How about something sweet ? This confection, which I’ve known about as long as I’ve known my husband (that would be…19 years or so, yikes), is no longer something I can eat, as it has almonds – but I remember it fondly from our college days (when he made it recently for a work potluck he got roundly scolded for making something his wife couldn’t eat). It’s been handwritten in the back of our old Moosewood Cookbook forever, along with the Sour Cream Coffeecake and the Red Bell Pepper Pesto. I hadn’t realized the story behind the recipe’s name until recently, so I asked him to write a little about it:
It’s amazing how one rarely questions the things with which one has grown up. Take this dessert. Chocolatey and creamy, it’s almost a mousse, but then there are the ground almonds, giving it a firmer texture and a little bit of gritty crunch before it dissolves. That’s not a mousse; it’s caribou. Or at least that’s what we called it in my family.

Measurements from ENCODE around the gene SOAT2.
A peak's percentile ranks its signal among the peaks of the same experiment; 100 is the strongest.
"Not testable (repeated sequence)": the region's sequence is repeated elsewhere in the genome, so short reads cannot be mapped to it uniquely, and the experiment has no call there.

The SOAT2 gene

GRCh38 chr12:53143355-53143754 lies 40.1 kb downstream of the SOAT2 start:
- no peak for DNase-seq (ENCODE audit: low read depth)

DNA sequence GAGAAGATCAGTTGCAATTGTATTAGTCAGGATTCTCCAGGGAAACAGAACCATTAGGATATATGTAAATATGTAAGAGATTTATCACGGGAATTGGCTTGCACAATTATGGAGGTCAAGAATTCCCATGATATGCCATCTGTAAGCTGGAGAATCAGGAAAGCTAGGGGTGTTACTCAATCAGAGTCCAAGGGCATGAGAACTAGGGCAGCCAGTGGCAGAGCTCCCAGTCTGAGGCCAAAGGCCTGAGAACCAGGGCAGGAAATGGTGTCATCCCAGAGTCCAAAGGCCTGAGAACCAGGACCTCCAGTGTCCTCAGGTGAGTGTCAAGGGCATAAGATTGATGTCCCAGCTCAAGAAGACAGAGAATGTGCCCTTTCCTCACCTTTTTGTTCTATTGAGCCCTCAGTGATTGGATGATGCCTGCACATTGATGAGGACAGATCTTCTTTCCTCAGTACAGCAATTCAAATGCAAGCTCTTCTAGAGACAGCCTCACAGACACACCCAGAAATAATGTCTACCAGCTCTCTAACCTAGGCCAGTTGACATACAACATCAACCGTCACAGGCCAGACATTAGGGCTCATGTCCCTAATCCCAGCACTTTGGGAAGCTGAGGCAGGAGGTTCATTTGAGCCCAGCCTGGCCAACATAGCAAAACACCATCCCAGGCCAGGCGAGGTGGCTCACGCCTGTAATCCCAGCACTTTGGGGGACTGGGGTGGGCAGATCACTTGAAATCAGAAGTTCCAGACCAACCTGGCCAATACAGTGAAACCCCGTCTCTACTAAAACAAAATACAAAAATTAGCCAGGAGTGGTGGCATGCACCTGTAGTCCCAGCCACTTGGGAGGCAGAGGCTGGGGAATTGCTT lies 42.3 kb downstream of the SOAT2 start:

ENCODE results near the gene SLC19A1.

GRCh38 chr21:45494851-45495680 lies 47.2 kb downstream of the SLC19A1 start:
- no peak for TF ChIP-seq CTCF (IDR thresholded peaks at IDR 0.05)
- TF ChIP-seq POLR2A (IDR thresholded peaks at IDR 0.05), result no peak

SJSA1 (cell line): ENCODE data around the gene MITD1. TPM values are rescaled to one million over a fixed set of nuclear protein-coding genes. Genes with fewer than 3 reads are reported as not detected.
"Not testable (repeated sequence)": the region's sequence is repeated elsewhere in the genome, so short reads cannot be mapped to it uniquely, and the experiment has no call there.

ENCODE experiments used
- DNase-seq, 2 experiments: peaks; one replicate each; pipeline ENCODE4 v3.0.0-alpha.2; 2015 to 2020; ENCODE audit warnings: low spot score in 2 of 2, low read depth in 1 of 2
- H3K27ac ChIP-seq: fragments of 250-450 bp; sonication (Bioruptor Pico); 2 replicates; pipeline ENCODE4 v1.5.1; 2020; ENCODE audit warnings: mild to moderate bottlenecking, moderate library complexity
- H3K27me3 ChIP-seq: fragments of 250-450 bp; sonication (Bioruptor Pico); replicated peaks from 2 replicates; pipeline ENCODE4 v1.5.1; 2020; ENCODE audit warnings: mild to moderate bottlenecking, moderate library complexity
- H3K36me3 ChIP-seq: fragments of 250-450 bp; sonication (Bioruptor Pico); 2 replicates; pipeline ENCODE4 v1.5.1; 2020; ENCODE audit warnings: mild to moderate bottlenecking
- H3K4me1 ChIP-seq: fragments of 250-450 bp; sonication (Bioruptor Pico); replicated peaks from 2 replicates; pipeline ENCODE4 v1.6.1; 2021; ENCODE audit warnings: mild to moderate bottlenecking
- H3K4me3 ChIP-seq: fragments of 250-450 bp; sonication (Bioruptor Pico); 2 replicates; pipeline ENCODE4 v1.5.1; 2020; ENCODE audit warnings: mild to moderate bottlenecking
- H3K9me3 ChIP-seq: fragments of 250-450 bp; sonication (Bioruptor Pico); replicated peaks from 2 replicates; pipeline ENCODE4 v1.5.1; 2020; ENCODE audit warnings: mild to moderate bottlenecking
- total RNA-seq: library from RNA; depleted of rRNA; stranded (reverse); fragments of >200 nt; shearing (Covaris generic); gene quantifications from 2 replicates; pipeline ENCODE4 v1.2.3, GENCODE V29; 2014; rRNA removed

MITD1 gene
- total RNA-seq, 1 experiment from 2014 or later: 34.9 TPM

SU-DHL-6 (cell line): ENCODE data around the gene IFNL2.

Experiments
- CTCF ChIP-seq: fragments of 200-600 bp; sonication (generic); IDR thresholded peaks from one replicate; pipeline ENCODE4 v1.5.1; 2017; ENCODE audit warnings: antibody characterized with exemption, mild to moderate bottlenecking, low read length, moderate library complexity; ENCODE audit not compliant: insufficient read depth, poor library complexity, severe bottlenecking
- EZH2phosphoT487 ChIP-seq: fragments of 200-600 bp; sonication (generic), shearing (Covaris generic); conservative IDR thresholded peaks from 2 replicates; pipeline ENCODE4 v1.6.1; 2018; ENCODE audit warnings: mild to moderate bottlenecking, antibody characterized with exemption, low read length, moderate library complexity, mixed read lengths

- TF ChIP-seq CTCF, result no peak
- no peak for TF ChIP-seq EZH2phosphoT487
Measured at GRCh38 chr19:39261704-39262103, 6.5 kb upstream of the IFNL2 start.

Only when I got into cooking and baking in college and begged the recipe from my mother did I discover that it had another name – La Reine de Saba (the Queen of Sheba). Once again, I didn’t question the name. I had suspected that caribou was not the actual name, and La Reine de Saba sounded reasonable.
Except that this dessert isn’t like any of the other versions of La Reine de Saba that I have found. Those versions all have eggs, and most have at least a little bit of flour, yielding a dense, fudgy cakelike product. My family’s version is definitely not fudgy or cakelike. But it is mighty tasty.
Caribou (Reine de Saba)
- 12 oz chocolate chips
- 4 oz German sweet chocolate
- 1 stick unsalted butter
- 4 oz ground almonds
- 2 Tbsp Creme de Cacao, Grand Marnier, Tuaca or other liqueur
Whip 1 cup cream. Fold it into the chocolate mixture. Scrape into a buttered 1 qt casserole and chill 2-3 hours. Cut into squares and serve. Getting the first piece out is always hard – better eat that one.